Ashley Judd’s Accident Is Even Scarier Than We Originally Thought

Ashley Judd has opened up about the shocking details of her injury in the Democratic Republic of the Congo, which led to a “grueling 55-hour odyssey” to save her leg.

As People reported, Judd was at a research camp to track endangered bonobos when she stumbled over a fallen tree in the dark. In an Instagram post, she described the difficult journey to receive medical attention for her shattered leg, which had broken in four places and received significant nerve damage.

“Without my Congolese brothers and sisters, my internal bleeding would have likely killed me, and I would have lost my leg,” Judd wrote. “I wake up weeping in gratitude, deeply moved by each person who contributed something life giving and spirit salving during my grueling 55 hour odyssey.” Six men, who she described as “heros,” carried her in a hammock for “3 hours over rough terrain,” before she was transferred onto a motorbike. After that, the ordeal got even scarier. 

Ashley Judd revealed that her leg "had no pulse" after the accident

The Double Jeopardy star was then flown to Sunninghill Hospital in Johannesburg, South Africa for surgery. “I arrived to them from DRC in terrible shape and my leg had no pulse,” Ashley Judd revealed in another Instagram post, showing the nurses and doctors who treated her. “I desperately needed a blood transfusion. Their sisters (nurses) are exemplary, technically top notch, and they cared for the trauma in my body as well as my soul with equal proficiency.”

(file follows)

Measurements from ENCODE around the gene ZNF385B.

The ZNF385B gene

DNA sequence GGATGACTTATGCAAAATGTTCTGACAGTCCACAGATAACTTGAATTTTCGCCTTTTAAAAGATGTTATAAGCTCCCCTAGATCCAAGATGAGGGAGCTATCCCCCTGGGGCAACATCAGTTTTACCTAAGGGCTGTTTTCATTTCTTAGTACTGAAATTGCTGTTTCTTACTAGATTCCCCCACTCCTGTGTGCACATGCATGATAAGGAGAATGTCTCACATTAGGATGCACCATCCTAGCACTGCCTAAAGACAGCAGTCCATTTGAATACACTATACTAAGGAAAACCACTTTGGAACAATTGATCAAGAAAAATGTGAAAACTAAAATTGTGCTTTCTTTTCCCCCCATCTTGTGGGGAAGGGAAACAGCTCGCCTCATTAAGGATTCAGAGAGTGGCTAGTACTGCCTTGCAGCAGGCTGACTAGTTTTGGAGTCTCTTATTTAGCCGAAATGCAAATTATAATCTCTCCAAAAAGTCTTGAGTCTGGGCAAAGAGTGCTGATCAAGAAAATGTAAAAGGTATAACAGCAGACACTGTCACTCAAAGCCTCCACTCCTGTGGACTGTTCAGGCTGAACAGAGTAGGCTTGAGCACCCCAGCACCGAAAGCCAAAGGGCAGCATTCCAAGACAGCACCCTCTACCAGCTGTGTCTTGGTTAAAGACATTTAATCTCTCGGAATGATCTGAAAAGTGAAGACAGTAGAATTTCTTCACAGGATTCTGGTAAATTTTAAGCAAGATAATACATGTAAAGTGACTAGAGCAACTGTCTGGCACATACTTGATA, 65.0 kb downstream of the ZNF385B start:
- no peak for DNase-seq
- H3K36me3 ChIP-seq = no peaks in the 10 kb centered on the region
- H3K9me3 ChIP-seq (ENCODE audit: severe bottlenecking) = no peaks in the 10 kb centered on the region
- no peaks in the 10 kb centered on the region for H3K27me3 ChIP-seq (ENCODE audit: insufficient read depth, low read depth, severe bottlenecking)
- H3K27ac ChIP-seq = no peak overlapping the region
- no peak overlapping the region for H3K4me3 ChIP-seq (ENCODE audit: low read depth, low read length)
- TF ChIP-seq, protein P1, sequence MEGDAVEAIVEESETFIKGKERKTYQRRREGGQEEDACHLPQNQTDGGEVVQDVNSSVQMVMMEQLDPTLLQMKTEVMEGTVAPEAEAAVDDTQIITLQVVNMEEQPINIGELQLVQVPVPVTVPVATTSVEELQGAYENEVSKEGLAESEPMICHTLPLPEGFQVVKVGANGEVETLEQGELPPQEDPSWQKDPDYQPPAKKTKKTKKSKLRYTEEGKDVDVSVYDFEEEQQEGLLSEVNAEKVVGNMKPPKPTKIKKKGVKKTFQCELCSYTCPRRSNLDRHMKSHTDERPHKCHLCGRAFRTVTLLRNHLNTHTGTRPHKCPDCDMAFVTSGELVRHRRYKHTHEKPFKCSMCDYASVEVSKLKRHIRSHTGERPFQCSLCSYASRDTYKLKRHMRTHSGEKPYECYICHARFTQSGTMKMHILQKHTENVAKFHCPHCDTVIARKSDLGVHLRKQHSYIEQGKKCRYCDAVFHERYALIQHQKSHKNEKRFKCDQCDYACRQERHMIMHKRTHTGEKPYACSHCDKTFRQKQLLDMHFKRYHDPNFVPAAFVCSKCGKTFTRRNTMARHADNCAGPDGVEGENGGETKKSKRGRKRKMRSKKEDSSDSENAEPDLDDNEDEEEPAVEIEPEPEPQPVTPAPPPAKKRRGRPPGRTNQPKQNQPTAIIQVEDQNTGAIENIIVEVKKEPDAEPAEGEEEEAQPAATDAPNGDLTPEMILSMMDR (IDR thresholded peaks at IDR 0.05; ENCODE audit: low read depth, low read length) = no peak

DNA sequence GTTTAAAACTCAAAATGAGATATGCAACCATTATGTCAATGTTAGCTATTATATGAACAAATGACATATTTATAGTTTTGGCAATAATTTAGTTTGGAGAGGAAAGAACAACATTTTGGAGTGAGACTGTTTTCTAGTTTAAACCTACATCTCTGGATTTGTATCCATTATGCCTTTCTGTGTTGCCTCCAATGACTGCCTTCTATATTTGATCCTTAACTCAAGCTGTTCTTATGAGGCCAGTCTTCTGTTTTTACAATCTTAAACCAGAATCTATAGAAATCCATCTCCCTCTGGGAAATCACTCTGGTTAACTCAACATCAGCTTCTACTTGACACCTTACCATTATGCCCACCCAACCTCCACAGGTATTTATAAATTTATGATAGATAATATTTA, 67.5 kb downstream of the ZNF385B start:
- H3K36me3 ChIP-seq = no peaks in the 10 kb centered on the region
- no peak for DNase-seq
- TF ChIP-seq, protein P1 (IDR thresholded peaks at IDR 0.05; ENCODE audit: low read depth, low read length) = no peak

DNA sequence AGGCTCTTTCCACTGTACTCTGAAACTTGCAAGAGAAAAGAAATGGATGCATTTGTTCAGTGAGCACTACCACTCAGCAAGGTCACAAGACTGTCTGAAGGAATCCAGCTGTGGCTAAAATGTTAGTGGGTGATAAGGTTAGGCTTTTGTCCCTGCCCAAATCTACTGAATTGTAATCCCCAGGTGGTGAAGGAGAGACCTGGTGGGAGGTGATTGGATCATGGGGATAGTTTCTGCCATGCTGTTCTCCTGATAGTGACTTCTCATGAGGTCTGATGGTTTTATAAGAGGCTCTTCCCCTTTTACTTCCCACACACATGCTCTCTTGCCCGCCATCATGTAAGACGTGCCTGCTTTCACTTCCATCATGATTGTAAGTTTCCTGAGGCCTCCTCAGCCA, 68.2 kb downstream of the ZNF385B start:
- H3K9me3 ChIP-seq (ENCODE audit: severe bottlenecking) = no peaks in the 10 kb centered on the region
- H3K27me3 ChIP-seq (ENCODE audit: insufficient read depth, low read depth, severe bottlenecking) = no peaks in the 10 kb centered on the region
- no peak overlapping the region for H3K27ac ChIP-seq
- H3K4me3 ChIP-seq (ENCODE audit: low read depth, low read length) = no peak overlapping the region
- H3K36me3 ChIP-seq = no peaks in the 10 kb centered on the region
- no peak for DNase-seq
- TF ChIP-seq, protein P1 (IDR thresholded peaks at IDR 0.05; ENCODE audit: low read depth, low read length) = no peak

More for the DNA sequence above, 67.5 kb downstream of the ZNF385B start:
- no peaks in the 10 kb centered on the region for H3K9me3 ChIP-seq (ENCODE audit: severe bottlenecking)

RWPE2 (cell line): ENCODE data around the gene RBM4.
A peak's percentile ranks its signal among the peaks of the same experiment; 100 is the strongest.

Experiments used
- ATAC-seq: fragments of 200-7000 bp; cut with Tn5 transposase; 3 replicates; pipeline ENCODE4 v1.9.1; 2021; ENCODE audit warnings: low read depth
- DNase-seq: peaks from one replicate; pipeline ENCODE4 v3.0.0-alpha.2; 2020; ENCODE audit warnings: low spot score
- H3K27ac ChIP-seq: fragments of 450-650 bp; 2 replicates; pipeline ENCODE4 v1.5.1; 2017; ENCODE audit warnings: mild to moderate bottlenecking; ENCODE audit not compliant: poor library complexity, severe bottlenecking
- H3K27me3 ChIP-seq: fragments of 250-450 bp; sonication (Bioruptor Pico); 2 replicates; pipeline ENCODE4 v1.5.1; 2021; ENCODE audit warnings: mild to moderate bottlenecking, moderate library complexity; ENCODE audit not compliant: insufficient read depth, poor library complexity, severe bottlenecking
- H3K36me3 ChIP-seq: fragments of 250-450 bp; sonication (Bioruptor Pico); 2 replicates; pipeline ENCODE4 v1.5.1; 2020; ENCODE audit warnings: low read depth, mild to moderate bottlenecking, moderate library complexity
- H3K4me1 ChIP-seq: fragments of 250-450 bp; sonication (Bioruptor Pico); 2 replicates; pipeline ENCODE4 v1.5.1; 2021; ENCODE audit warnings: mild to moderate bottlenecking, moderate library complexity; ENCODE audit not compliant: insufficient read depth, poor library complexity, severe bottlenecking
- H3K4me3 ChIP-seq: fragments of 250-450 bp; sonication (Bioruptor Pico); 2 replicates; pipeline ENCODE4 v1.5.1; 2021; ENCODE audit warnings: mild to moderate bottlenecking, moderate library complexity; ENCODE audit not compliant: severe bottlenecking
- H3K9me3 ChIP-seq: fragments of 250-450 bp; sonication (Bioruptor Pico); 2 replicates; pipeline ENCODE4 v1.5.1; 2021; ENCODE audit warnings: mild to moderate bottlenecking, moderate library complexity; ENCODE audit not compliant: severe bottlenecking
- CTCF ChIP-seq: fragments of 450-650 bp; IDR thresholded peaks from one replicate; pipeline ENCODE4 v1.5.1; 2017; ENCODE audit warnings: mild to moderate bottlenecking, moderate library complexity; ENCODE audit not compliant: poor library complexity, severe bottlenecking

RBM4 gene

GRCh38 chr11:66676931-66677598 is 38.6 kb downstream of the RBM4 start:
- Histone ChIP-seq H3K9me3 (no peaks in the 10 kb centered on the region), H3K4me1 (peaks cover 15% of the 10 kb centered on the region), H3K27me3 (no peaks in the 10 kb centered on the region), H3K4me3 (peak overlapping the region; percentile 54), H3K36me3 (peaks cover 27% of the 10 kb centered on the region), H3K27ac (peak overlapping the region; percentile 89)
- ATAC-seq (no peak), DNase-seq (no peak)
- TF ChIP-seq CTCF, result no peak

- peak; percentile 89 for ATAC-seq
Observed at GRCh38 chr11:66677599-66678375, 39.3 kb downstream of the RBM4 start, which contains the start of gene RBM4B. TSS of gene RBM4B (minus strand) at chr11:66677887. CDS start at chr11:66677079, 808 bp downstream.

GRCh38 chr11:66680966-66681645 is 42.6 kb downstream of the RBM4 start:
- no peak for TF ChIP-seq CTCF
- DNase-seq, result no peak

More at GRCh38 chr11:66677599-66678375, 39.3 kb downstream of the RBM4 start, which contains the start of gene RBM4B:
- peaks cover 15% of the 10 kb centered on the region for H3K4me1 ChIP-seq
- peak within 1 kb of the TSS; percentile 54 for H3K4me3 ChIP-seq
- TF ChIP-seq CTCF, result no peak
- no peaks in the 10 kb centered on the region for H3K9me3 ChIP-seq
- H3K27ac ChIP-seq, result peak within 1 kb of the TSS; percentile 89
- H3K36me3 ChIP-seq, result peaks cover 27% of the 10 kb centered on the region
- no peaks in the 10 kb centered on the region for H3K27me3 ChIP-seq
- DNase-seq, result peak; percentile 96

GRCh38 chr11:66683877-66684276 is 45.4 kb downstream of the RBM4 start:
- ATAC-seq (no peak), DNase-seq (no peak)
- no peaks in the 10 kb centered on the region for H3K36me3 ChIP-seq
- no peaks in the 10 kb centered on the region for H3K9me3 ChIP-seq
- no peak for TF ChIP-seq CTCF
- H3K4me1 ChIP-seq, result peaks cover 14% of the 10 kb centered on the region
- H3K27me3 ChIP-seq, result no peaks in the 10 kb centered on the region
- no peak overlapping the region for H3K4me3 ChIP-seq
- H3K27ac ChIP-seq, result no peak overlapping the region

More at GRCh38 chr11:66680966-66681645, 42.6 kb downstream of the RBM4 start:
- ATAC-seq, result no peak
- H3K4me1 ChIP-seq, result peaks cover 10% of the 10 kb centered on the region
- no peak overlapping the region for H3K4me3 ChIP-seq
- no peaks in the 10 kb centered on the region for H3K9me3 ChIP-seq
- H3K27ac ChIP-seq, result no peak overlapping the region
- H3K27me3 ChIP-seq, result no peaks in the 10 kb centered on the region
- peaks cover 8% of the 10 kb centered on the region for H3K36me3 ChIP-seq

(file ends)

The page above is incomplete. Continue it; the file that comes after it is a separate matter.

Once Judd’s leg had been stabilized by her surgeon, Dr. Eugene Keef, the “massive soft tissue damage and swelling” went down enough for her surgery to go ahead. “What he did was significant and I am forever in his debt,” she vowed, thanking all the members of staff who worked on her injury. Since her dad had been vaccinated, he was able to come to the Democratic Republic of Congo and accompany her on the 22-hour journey home, which entailed four separate flights. Finally, Judd went through an 8-hour surgery in an American hospital.

The actress and activist, who has been a UNFPA Ambassador since 2016, noted that she had received this medical care in South Africa while the country’s hospitals faced a new strain of COVID-19. “Sunninghill is world class and a wonder,” Judd concluded. Here’s wishing Judd a speedy recovery.

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